Some of the children we did see during the week were complex, logistically challenging cases to manage. Several had poorly healed long bone fractures from war related injuries.
One case that stood out was a 10-year-old boy with a recent hot water burn to his abdomen. To me, there is no more helpless feeling as a doctor than when you see a condition you know you can treat, but don’t have time, resources or money to fix. Thankfully, last minute, I had brought some silver-based dressings to help cover and dress his wound.
After that case, suffice to say I won’t forget packing or bringing burn dressings on all future humanitarian trips.
One of the most remarkable points of this trip was our bus ride home after day 1 of the clinic. We had treated 500-600 patients as a team and were exhausted, but led by Dr. Al-Khatib, we stopped by to visit a small satellite refugee camp he encountered on his own travels.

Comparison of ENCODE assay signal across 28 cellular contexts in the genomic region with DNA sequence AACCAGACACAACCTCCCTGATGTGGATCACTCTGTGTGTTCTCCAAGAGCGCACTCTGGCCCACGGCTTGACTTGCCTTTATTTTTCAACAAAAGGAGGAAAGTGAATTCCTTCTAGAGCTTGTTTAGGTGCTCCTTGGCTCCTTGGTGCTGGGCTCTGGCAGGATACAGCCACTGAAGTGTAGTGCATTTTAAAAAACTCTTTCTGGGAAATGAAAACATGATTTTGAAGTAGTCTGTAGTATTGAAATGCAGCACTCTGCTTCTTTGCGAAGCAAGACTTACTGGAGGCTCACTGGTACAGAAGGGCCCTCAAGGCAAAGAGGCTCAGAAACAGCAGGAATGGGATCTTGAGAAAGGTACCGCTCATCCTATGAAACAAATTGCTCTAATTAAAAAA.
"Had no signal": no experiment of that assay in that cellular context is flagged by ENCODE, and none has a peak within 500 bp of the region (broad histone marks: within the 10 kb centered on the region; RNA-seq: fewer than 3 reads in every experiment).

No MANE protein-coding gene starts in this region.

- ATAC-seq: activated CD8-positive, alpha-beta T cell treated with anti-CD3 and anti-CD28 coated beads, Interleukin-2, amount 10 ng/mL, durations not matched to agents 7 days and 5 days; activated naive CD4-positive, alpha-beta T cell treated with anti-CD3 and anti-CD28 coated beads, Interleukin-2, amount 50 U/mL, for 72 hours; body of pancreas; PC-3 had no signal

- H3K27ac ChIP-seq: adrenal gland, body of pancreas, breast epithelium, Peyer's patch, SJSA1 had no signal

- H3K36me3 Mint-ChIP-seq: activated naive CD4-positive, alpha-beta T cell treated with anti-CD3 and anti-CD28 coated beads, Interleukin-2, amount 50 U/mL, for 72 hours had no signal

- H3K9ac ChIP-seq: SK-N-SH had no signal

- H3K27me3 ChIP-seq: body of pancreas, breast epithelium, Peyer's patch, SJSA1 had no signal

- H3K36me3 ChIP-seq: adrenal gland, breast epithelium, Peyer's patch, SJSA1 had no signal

This camp was holding about 120 families (with lots of children) in a broad stretch of desert with nothing in either direction for miles. We met with some of the village elders and heard about their struggles for clean water, food and medicine. Dr. Al-Khatib told us that at his last visit, as is custom, he had tea with the elders and tasted a drop of the water they were using. It was pungent, dirty and likely had high sulfur content.
This camp however, was resourceful and grew corn and tomatoes. They sold crops to establish trade with neighboring towns. The images of the harshness of that landscape and how human beings find ways to survive remained etched in my visual cortex the rest of the trip. After seeing the conditions, Ahmad made sure the buses that brought us patients stopped at this particular site every day.